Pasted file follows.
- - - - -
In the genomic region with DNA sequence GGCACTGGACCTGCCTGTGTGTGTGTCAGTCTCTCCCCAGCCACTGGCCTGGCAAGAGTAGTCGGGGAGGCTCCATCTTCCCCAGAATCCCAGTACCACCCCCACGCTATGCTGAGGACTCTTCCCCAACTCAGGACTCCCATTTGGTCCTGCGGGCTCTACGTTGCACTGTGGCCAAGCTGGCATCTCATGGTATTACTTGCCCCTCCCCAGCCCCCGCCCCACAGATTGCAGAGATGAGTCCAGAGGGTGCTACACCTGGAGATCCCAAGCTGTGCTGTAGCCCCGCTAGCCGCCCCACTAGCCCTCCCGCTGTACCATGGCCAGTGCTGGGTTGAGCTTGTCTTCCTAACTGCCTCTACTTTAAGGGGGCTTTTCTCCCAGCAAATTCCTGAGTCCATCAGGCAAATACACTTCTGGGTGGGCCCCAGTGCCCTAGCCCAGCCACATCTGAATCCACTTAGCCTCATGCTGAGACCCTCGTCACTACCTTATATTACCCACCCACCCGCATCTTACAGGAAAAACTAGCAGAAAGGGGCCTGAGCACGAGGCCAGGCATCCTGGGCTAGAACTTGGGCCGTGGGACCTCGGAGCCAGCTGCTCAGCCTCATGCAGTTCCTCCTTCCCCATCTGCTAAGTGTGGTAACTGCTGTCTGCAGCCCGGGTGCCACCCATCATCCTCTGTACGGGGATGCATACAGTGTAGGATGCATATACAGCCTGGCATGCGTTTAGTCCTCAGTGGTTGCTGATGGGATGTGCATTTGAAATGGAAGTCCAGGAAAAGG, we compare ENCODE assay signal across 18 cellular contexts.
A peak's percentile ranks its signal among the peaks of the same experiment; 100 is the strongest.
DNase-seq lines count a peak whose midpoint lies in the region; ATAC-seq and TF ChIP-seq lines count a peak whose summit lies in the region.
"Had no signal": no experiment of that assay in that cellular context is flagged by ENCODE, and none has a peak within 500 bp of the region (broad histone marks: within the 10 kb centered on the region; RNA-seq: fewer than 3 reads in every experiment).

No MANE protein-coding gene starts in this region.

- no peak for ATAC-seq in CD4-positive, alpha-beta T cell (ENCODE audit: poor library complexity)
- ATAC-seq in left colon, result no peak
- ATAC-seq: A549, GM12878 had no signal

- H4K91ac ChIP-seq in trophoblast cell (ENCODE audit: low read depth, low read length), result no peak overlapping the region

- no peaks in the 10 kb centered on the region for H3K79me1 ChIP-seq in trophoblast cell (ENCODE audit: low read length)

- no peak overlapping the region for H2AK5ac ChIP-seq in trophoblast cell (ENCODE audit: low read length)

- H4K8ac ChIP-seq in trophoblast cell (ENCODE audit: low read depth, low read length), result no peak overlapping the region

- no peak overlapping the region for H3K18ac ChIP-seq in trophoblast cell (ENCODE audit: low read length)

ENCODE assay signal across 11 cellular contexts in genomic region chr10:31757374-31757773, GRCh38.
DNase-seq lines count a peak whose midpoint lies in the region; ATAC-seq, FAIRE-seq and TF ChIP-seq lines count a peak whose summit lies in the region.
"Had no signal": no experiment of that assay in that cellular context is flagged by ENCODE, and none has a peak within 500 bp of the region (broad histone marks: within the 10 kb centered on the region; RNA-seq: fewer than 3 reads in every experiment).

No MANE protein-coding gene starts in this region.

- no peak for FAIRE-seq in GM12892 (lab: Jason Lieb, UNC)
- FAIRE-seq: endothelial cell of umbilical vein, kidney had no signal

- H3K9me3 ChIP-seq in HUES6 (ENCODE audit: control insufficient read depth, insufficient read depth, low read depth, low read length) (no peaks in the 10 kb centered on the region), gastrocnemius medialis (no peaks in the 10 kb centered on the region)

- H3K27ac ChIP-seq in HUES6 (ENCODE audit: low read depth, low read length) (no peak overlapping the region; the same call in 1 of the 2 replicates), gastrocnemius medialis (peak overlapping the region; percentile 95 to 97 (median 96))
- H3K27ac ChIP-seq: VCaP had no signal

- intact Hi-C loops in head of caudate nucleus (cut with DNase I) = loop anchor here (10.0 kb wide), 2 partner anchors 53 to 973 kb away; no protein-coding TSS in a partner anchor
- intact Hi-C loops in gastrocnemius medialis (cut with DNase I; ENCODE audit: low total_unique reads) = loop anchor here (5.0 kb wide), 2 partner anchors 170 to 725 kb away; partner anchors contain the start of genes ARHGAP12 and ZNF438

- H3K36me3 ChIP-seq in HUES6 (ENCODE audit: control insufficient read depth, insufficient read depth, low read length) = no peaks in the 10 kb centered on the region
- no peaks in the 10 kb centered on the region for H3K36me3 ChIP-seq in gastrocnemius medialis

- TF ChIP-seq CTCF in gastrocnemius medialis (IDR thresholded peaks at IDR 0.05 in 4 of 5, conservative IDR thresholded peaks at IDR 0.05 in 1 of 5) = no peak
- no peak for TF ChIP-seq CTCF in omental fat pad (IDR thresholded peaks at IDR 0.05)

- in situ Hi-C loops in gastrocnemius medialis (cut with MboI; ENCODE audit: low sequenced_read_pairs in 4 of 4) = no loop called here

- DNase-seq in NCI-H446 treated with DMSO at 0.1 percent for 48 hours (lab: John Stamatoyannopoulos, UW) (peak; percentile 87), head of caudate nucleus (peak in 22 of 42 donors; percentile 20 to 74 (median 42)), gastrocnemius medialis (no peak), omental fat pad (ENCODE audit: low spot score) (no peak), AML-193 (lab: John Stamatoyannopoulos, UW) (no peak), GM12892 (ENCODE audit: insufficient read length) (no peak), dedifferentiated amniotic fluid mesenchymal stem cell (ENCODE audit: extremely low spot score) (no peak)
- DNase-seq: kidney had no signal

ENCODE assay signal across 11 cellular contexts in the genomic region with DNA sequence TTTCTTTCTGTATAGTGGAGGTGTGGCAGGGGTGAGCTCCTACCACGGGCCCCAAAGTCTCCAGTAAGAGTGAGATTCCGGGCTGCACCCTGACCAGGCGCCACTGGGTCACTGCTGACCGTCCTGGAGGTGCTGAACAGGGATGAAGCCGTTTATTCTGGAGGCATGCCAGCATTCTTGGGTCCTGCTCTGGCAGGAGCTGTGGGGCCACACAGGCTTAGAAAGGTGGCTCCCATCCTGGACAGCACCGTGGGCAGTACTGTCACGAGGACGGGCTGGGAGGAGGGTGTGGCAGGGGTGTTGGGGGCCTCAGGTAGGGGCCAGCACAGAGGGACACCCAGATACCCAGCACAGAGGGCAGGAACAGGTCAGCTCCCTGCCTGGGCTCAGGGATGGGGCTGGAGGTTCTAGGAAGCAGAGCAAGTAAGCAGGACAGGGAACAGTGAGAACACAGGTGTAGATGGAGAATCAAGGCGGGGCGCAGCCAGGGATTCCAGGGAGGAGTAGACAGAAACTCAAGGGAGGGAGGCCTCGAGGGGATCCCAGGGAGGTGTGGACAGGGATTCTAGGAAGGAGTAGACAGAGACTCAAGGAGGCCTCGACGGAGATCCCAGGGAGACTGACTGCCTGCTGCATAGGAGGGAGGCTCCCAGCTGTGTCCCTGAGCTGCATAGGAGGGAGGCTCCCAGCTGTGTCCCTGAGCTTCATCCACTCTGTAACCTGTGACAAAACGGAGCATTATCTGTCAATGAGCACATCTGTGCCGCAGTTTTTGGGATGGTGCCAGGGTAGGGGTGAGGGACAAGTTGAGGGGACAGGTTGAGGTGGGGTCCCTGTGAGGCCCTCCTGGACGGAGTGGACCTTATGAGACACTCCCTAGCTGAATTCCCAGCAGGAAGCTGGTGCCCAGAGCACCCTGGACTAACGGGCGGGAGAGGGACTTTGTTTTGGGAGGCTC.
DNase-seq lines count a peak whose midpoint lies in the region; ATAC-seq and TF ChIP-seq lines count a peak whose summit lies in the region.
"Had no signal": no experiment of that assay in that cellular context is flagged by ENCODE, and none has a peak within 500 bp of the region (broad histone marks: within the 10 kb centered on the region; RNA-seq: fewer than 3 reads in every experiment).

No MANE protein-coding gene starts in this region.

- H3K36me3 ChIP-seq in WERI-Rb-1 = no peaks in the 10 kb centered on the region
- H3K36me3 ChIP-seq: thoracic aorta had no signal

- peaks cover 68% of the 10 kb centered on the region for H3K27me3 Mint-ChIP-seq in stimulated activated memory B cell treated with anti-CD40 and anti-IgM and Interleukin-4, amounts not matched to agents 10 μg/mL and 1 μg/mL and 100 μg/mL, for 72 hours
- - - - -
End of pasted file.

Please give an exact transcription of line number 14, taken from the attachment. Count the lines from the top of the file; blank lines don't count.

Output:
ENCODE assay signal across 11 cellular contexts in genomic region chr10:31757374-31757773, GRCh38.